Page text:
- The RBI dividend paid to the government is the lowest since 2011-12 (Rs 16,010 crore).
- The RBI did not provide any reason for the decline in dividend.
- Economists said this indicated the cost incurred by the central bank in printing new notes as well as in sterilizing liquidity old currency notes that were scrapped returned to the banking system.
- In the Union Budget for 2017-18, the government had accounted for a dividend of Rs 74,901 crore from the RBI and other nationalized banks. RBI’s share would be Rs 58,000 crore.
- RBI Governor Urjit Patel told a parliamentary panel that notes not returned remain the RBI’s liability and cannot be passed on to the government as dividend.
- The low actual dividends will exert pressure on the government and its fiscal deficit could increase from 3.2% of the GDP to 3.4% this year.
- At its peak, the excess liquidity parked by banks neared Rs 5 lakh crore, on which the central bank had to pay them 6% interest. The average daily liquidity absorption continued to remain above Rs 2 lakh crore after demonetization was announced.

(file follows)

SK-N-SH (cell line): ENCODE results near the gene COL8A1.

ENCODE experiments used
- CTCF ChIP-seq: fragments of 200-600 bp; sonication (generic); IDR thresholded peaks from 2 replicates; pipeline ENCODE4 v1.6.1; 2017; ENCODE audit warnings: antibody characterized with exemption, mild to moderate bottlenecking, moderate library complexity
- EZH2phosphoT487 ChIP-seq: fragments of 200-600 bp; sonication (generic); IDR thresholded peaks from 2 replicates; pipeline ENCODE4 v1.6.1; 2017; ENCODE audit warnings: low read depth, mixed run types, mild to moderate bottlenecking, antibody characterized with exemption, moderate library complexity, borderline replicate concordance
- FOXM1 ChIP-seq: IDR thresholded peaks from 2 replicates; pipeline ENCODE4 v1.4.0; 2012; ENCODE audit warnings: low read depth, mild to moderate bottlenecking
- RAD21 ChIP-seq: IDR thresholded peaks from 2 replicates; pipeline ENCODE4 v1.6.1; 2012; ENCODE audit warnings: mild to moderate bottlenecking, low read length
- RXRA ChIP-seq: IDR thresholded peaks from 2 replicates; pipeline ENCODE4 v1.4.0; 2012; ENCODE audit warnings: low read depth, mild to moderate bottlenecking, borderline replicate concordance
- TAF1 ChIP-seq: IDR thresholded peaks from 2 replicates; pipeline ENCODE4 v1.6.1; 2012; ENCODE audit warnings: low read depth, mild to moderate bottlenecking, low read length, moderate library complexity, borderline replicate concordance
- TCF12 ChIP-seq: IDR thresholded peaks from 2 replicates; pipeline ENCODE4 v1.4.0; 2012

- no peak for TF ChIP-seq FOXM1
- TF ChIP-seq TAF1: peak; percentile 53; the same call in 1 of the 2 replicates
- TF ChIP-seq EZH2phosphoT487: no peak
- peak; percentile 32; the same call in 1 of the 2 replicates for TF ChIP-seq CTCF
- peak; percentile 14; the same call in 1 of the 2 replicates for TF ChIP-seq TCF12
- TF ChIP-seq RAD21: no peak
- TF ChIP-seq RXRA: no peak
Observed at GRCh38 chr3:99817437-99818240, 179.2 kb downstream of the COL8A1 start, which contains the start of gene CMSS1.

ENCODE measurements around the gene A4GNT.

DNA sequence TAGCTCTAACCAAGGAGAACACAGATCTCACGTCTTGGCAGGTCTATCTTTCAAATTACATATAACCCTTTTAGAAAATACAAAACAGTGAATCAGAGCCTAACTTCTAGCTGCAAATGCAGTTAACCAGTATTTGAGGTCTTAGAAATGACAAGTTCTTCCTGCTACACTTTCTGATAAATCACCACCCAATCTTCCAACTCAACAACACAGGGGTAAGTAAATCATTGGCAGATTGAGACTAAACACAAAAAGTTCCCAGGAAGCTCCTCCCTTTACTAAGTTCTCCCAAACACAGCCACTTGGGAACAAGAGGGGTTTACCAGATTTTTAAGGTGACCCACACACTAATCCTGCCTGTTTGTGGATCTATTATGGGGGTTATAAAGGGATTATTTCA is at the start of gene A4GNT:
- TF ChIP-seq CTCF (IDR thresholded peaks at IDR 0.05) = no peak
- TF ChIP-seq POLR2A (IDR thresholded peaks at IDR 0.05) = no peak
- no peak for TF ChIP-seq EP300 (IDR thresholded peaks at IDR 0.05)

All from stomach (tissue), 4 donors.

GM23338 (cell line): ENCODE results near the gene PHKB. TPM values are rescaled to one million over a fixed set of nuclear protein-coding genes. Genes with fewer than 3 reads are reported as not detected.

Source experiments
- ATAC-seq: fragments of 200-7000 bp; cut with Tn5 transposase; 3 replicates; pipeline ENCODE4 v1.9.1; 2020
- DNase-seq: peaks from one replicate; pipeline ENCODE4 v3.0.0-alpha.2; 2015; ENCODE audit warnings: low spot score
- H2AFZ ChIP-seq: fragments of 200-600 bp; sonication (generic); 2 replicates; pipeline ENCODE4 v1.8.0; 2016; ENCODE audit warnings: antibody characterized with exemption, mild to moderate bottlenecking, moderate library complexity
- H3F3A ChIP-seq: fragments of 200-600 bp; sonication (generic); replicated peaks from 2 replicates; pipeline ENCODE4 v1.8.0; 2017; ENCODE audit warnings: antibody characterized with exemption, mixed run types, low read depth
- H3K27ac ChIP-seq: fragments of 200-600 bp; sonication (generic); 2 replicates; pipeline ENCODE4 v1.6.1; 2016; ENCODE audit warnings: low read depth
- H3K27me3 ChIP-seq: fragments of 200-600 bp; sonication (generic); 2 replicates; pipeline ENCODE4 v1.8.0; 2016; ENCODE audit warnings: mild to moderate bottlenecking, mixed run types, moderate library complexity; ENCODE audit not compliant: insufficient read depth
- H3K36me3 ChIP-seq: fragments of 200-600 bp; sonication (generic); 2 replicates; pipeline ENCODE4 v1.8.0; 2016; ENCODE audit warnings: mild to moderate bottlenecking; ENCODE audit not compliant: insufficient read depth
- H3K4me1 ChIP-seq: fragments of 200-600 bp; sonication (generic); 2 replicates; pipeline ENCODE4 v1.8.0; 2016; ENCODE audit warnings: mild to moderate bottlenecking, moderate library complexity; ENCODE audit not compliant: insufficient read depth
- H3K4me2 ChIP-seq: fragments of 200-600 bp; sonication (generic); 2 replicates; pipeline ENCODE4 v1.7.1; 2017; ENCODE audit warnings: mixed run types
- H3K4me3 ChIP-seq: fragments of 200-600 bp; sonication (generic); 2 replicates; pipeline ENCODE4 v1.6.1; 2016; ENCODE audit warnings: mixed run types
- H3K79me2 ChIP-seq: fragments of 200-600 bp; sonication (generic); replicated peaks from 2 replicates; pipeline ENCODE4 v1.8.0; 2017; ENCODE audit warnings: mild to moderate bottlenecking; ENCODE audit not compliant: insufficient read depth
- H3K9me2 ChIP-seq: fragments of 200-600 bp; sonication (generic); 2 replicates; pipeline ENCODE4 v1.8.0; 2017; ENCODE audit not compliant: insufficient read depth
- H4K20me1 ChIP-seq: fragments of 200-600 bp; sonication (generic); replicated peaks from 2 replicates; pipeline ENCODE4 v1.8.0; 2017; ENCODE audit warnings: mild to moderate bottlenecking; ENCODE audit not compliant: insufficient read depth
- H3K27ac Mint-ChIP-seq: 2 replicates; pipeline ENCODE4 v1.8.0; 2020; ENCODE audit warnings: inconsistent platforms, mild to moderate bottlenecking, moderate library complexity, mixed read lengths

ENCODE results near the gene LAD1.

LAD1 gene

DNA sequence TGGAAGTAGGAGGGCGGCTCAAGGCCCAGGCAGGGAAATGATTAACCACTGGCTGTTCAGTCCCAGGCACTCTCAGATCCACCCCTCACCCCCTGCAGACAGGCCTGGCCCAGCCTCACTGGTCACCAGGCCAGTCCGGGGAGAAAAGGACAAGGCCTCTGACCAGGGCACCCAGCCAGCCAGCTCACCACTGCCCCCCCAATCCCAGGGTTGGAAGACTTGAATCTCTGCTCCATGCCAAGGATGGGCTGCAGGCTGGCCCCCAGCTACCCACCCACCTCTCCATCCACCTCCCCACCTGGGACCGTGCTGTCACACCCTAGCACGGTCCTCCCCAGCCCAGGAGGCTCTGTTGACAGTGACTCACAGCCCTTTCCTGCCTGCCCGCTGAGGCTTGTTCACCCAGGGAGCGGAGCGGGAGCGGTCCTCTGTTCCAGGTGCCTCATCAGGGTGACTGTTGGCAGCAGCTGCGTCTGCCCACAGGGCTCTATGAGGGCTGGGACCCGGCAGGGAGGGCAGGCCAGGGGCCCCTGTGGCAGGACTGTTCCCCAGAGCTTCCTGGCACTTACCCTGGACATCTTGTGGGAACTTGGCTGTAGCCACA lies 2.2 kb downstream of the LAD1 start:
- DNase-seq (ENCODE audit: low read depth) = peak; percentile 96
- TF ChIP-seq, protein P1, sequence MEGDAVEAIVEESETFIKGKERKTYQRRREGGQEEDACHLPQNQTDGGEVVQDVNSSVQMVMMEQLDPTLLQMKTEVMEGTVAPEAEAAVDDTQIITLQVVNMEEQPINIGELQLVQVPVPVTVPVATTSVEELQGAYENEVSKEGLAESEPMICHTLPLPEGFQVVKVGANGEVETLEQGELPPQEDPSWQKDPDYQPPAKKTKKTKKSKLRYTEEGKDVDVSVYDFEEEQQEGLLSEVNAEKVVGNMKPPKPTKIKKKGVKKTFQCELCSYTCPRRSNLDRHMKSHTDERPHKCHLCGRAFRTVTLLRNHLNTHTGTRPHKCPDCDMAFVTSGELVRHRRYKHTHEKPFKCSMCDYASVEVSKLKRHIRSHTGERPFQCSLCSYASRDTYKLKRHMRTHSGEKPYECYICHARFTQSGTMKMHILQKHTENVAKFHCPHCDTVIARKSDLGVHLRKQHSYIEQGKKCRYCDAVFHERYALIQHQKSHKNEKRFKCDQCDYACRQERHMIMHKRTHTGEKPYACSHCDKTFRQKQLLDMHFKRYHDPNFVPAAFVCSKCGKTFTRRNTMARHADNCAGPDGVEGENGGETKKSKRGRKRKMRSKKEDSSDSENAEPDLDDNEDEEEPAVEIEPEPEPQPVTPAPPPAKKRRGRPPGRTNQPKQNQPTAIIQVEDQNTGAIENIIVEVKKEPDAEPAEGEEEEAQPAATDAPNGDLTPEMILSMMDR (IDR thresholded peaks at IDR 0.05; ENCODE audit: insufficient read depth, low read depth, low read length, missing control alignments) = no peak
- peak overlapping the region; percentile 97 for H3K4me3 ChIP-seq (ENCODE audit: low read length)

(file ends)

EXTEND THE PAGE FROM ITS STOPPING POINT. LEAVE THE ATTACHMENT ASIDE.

- The appreciation of the rupee, 6% since Jan 2017, against the dollar depressed returns, in rupee terms, on the RBI’s foreign holdings.
Modi who highlights and bombards on media even smallest achievements are great, will never talk about such negatives. As Gujarat CM he neither owned up responsibility for massacre of over 2000 Muslims nor regretted it. So far, he has not talked about demonetization failure, its impacts and remedial measures taken for mitigating the problems it created to common people of India, especially in Parliament where he is duty bound to do so.